Florida City officials were told that the project would create between 150 and 200 jobs during construction. The card room and jai-alai fronton would yield between 75 and 100 jobs, with another 30 jobs in a video game arcade, Wallace said. Romanik’s group told city officials the facility would be assessed at about $15 million after the initial construction.
Wallace is waiting for Romanik’s group to request site plan approval after it secures the appropriate permit.
“The ball is in their court to come back to us with a plan of what they want to do,” Wallace said. “We’re expecting to see a site plan in the next month or two.”
Romanik last week declined to discuss details of his Florida City plan but said he remains confident of the region’s potential to support gambling.
“I think it’s a great location,” he said. “There are two million people driving by there every year on their way to the Keys. It’s an activity that people in that area have shown they would enjoy.”
One relatively swift path to a parimutuel license would be a partnership with an operator holding an unused permit. At least a half dozen have been issued but are not yet active, according to state records and industry sources.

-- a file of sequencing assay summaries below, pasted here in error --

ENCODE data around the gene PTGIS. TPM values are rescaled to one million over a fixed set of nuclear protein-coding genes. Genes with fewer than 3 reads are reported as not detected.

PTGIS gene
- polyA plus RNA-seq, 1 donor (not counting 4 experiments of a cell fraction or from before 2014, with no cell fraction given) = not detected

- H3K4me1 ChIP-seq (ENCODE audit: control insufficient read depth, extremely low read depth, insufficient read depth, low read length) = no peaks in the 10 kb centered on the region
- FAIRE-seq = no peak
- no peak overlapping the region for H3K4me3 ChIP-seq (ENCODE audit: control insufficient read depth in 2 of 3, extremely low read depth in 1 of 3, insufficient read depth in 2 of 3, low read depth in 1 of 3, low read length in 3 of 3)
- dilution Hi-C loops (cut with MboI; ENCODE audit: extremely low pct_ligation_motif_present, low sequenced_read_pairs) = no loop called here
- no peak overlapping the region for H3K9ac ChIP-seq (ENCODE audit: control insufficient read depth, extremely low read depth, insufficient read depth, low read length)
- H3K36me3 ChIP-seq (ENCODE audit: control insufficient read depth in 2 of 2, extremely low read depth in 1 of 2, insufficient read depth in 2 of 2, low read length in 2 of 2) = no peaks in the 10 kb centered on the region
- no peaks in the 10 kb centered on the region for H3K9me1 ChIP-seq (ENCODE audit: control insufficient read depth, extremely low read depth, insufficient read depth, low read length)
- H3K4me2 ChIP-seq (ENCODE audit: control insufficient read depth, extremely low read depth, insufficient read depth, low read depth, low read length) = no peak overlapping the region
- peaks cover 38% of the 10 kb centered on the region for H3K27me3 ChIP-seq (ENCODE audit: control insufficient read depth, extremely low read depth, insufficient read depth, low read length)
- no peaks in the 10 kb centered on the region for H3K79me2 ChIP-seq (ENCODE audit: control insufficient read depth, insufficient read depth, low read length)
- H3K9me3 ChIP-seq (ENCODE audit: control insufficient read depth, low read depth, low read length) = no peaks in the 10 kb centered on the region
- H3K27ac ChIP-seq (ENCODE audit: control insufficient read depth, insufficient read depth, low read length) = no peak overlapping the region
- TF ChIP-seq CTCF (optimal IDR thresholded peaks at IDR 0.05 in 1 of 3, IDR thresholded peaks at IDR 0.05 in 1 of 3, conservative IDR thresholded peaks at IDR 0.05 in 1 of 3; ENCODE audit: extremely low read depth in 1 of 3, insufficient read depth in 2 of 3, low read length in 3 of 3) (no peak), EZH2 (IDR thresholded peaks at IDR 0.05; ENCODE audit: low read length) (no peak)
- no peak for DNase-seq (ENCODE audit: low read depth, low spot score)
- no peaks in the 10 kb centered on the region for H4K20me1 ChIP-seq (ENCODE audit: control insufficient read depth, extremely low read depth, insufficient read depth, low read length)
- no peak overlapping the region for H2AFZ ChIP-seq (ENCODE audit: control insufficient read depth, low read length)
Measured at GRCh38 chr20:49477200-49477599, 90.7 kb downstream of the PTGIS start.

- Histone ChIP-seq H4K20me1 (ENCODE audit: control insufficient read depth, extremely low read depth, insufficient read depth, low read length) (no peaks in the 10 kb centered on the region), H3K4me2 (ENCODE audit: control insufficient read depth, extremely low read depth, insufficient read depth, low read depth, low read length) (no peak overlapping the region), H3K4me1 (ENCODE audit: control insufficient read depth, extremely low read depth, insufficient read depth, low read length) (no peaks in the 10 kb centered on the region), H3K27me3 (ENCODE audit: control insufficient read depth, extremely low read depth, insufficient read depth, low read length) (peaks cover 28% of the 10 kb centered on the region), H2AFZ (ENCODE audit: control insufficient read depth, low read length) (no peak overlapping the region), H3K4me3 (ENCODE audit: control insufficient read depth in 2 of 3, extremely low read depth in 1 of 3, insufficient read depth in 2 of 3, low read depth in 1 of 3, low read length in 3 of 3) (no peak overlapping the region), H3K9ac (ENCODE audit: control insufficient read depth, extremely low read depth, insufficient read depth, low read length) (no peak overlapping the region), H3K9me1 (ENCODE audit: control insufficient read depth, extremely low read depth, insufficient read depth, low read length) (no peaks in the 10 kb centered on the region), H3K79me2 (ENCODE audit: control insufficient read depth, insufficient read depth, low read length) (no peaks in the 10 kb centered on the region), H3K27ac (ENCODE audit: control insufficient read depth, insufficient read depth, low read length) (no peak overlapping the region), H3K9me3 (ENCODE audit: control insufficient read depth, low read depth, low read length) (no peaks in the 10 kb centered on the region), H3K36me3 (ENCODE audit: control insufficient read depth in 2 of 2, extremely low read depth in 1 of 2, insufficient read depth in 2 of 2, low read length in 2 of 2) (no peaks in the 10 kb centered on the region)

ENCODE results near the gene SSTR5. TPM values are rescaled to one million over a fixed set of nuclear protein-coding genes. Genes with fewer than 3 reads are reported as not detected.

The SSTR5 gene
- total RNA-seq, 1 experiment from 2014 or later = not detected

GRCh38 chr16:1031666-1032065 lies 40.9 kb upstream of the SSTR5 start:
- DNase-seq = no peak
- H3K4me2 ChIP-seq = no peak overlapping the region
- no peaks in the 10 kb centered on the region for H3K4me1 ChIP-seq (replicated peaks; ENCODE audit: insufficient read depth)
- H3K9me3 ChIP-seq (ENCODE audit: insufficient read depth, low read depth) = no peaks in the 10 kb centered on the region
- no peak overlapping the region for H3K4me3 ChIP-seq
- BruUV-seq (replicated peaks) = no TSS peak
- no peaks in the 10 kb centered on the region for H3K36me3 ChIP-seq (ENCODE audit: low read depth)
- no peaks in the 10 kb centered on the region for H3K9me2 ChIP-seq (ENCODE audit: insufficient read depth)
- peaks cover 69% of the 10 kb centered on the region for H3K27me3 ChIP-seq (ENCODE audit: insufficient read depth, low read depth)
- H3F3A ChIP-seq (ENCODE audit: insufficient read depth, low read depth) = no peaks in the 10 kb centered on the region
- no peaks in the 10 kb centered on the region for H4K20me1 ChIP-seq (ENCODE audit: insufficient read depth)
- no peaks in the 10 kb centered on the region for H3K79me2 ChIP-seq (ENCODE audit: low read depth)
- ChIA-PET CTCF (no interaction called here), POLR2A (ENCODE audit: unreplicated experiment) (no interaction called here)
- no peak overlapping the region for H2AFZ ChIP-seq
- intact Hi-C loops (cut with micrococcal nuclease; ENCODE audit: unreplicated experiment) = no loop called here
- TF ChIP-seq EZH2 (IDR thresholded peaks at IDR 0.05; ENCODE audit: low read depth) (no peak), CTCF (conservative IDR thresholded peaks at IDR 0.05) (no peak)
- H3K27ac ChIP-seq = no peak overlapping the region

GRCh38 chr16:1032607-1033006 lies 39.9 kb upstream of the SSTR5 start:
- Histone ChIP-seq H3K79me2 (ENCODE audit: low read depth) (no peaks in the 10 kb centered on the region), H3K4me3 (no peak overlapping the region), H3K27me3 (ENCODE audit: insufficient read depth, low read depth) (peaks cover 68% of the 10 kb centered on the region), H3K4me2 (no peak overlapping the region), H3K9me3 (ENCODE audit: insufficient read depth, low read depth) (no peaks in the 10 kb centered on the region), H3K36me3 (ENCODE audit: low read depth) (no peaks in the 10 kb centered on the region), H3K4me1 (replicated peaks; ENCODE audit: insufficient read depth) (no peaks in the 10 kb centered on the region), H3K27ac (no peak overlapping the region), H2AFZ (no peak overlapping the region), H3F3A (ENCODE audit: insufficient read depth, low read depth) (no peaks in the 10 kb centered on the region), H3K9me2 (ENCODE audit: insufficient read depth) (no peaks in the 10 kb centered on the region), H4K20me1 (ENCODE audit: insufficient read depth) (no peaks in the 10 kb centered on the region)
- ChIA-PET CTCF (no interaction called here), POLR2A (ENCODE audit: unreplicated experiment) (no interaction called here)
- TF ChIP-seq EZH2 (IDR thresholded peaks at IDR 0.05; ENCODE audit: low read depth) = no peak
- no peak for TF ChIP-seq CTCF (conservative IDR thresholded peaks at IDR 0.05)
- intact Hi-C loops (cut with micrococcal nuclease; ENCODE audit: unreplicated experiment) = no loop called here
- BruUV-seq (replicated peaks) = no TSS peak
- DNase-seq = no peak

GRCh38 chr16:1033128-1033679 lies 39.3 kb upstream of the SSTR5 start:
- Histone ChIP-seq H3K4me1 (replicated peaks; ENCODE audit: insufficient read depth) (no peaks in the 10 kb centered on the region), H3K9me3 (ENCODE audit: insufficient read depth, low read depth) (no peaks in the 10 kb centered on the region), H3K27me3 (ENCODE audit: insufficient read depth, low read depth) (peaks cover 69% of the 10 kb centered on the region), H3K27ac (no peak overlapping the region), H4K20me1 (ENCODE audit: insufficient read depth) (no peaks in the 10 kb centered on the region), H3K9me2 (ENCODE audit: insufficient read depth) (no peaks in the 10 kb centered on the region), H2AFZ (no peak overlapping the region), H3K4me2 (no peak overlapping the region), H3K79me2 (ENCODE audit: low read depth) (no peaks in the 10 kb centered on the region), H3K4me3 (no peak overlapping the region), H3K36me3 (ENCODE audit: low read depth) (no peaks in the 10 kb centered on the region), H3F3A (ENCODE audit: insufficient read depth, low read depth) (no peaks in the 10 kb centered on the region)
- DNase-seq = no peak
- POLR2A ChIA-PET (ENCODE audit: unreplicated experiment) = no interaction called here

Among those are recently issued “summer’’ jai-alai permits that Magic City Casino lawyers and others have obtained based on a loophole in a 1980 state gambling law. The provision allowed the facility with the lowest annual volume of bets to seek an additional jai-alai permit for use during summer months. Such permits can be used to construct a jai-alai fronton and poker room anywhere in the county in which it is issued.
“Dave Romanik has spoken to anybody and everybody with a permit,” said Isadore Havenick, vice president of government affairs for Magic City Casino in Miami, which has two unused jai-alai permits. “There are a lot more permits in Miami-Dade and Broward than there are facilities.”
Havenick says while his family has considered partnering with Romanik in Florida City, they don’t expect to make any commitments in the near future.
“He’s not the only person we’re talking to,” Havenick said. “But we’re really waiting to see what’s going to happen in the Legislature.”
If Romanik continues his efforts to secure a quarter horse permit for Florida City, he will face opposition from leading horse industry groups.
The Florida Quarter Horse Racing Association and others are fighting the state’s decision to issue a permit for barrel racing to Gretna Racing, a company in which Romanik is a partner. The horse-racing industry argues that barrel racing is not a parimutuel sport.
Horse-racing leaders fear that Romanik is trying to bring the Gretna model to Florida City, which dramatically cuts both the costs and payouts associated with racing.
“This is just a get-rich-quick scheme,” said Kent Stirling, executive director of the Florida Horsemen’s Benevolent and Protective Association. “It could lead to the downfall of the thoroughbred industry. We’re fighting this tooth and nail because it’s our future.”